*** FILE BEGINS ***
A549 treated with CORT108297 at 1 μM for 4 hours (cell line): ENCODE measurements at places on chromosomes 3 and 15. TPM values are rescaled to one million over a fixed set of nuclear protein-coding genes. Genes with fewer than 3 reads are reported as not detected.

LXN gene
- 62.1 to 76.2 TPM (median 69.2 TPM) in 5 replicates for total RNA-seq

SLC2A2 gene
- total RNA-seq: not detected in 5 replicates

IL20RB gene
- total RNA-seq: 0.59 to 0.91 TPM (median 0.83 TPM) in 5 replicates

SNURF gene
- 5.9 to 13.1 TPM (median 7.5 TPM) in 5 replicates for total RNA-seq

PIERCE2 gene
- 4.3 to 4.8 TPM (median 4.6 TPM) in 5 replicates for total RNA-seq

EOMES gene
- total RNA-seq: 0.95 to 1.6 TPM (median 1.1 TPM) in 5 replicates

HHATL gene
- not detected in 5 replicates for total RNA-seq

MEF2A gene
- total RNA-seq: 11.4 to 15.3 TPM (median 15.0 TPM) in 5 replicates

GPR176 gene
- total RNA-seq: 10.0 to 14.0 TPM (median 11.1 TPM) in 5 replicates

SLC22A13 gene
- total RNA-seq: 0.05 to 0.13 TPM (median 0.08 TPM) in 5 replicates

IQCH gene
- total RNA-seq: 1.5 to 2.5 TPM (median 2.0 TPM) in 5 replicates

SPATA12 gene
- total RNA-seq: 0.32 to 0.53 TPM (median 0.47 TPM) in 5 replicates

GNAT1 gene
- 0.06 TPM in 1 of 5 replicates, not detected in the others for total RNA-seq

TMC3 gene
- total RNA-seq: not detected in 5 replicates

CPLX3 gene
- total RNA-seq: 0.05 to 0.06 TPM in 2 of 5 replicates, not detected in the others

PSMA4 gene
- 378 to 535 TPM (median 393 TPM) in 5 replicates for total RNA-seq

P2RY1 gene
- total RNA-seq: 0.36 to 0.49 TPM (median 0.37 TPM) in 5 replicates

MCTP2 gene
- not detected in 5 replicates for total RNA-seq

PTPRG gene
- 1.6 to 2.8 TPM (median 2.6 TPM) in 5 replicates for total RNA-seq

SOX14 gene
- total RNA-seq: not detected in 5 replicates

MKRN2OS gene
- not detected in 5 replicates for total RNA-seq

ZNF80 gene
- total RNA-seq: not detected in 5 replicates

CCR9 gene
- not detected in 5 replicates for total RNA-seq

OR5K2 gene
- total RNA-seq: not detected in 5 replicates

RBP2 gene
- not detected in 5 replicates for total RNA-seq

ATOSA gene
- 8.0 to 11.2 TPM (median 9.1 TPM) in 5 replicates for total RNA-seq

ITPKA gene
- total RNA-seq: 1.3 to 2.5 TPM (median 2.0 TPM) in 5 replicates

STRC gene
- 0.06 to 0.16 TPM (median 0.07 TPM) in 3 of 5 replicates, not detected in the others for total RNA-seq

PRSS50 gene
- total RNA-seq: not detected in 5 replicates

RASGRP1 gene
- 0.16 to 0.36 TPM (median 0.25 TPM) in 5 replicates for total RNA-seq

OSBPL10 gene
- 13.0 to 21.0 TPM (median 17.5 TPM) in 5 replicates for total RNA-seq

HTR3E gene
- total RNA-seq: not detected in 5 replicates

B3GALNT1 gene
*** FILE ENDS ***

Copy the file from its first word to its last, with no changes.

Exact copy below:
A549 treated with CORT108297 at 1 μM for 4 hours (cell line): ENCODE measurements at places on chromosomes 3 and 15. TPM values are rescaled to one million over a fixed set of nuclear protein-coding genes. Genes with fewer than 3 reads are reported as not detected.

LXN gene
- 62.1 to 76.2 TPM (median 69.2 TPM) in 5 replicates for total RNA-seq

SLC2A2 gene
- total RNA-seq: not detected in 5 replicates

IL20RB gene
- total RNA-seq: 0.59 to 0.91 TPM (median 0.83 TPM) in 5 replicates

SNURF gene
- 5.9 to 13.1 TPM (median 7.5 TPM) in 5 replicates for total RNA-seq

PIERCE2 gene
- 4.3 to 4.8 TPM (median 4.6 TPM) in 5 replicates for total RNA-seq

EOMES gene
- total RNA-seq: 0.95 to 1.6 TPM (median 1.1 TPM) in 5 replicates

HHATL gene
- not detected in 5 replicates for total RNA-seq

MEF2A gene
- total RNA-seq: 11.4 to 15.3 TPM (median 15.0 TPM) in 5 replicates

GPR176 gene
- total RNA-seq: 10.0 to 14.0 TPM (median 11.1 TPM) in 5 replicates

SLC22A13 gene
- total RNA-seq: 0.05 to 0.13 TPM (median 0.08 TPM) in 5 replicates

IQCH gene
- total RNA-seq: 1.5 to 2.5 TPM (median 2.0 TPM) in 5 replicates

SPATA12 gene
- total RNA-seq: 0.32 to 0.53 TPM (median 0.47 TPM) in 5 replicates

GNAT1 gene
- 0.06 TPM in 1 of 5 replicates, not detected in the others for total RNA-seq

TMC3 gene
- total RNA-seq: not detected in 5 replicates

CPLX3 gene
- total RNA-seq: 0.05 to 0.06 TPM in 2 of 5 replicates, not detected in the others

PSMA4 gene
- 378 to 535 TPM (median 393 TPM) in 5 replicates for total RNA-seq

P2RY1 gene
- total RNA-seq: 0.36 to 0.49 TPM (median 0.37 TPM) in 5 replicates

MCTP2 gene
- not detected in 5 replicates for total RNA-seq

PTPRG gene
- 1.6 to 2.8 TPM (median 2.6 TPM) in 5 replicates for total RNA-seq

SOX14 gene
- total RNA-seq: not detected in 5 replicates

MKRN2OS gene
- not detected in 5 replicates for total RNA-seq

ZNF80 gene
- total RNA-seq: not detected in 5 replicates

CCR9 gene
- not detected in 5 replicates for total RNA-seq

OR5K2 gene
- total RNA-seq: not detected in 5 replicates

RBP2 gene
- not detected in 5 replicates for total RNA-seq

ATOSA gene
- 8.0 to 11.2 TPM (median 9.1 TPM) in 5 replicates for total RNA-seq

ITPKA gene
- total RNA-seq: 1.3 to 2.5 TPM (median 2.0 TPM) in 5 replicates

STRC gene
- 0.06 to 0.16 TPM (median 0.07 TPM) in 3 of 5 replicates, not detected in the others for total RNA-seq

PRSS50 gene
- total RNA-seq: not detected in 5 replicates

RASGRP1 gene
- 0.16 to 0.36 TPM (median 0.25 TPM) in 5 replicates for total RNA-seq

OSBPL10 gene
- 13.0 to 21.0 TPM (median 17.5 TPM) in 5 replicates for total RNA-seq

HTR3E gene
- total RNA-seq: not detected in 5 replicates

B3GALNT1 gene